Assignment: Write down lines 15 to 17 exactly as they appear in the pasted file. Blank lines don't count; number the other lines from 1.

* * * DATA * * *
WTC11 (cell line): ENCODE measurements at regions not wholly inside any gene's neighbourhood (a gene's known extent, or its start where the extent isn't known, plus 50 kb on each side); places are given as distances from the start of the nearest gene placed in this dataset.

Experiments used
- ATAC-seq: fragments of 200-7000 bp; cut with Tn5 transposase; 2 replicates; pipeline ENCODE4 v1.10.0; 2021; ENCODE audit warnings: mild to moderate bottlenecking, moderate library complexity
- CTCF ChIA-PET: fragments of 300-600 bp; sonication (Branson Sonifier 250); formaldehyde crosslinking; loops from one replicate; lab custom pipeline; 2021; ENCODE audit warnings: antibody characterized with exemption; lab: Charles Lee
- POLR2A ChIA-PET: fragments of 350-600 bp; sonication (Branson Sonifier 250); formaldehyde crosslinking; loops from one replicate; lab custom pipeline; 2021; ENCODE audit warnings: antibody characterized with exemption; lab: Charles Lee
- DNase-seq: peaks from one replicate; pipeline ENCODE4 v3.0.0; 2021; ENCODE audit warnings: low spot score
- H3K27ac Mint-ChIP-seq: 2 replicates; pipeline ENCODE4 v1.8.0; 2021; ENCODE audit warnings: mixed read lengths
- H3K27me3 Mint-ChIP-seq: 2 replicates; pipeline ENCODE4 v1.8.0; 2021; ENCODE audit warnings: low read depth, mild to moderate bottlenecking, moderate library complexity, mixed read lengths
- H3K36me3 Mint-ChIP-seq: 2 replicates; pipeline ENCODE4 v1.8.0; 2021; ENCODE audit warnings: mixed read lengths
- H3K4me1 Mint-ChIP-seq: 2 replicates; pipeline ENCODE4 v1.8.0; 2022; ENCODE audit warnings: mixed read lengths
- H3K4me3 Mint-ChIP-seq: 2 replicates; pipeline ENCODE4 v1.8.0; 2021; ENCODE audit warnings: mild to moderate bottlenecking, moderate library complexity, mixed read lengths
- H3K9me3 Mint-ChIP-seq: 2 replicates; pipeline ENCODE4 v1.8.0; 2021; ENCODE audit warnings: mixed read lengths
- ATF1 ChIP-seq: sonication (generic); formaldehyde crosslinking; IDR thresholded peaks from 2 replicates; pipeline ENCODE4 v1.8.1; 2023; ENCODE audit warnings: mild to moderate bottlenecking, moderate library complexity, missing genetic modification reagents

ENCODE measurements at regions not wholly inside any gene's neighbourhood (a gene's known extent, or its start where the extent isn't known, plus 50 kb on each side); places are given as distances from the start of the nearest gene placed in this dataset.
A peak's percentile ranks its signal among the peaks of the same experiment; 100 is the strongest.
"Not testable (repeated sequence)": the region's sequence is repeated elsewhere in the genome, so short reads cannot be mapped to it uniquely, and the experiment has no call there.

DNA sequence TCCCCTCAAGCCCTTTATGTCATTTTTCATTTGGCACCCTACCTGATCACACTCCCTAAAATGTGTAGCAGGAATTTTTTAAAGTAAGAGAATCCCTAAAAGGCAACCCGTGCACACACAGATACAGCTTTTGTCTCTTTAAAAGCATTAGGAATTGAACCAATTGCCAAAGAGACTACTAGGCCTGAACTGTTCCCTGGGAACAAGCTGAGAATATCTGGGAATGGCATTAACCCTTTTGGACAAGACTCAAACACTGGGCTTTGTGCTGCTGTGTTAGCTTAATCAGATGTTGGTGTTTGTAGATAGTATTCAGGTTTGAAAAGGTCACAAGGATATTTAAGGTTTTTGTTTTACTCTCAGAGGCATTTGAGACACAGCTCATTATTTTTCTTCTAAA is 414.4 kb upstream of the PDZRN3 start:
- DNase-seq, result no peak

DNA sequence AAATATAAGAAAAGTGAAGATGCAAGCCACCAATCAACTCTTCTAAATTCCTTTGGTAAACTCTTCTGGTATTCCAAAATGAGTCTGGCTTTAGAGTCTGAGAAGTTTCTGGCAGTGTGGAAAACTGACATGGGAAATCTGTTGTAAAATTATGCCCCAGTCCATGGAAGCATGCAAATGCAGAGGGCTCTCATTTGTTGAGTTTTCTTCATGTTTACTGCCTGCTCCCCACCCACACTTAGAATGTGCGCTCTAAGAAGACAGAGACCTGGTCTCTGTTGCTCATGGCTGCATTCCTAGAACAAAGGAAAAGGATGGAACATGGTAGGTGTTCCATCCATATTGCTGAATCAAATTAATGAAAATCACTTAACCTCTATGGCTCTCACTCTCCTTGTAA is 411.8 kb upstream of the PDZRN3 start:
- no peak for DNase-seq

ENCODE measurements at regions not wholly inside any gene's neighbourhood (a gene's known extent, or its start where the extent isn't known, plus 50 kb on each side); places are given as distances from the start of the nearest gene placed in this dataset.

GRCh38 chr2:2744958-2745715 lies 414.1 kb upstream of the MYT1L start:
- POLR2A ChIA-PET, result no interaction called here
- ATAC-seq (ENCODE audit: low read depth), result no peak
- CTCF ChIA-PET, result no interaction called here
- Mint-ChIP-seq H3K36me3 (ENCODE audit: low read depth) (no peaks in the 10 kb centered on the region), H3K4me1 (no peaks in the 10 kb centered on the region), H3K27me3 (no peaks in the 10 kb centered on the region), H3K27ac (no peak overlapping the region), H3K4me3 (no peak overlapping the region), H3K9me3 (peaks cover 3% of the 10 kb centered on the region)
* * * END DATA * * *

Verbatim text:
A peak's percentile ranks its signal among the peaks of the same experiment; 100 is the strongest.
"Not testable (repeated sequence)": the region's sequence is repeated elsewhere in the genome, so short reads cannot be mapped to it uniquely, and the experiment has no call there.

DNA sequence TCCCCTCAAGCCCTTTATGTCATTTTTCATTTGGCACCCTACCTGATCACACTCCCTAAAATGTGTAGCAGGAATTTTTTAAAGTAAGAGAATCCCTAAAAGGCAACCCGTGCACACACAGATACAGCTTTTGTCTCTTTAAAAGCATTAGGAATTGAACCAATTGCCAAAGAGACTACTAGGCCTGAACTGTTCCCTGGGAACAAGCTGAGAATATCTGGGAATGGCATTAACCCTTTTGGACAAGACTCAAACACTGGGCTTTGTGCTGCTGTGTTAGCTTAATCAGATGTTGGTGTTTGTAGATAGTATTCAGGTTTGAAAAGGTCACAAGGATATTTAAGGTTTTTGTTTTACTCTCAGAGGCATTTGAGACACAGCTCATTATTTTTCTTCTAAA is 414.4 kb upstream of the PDZRN3 start: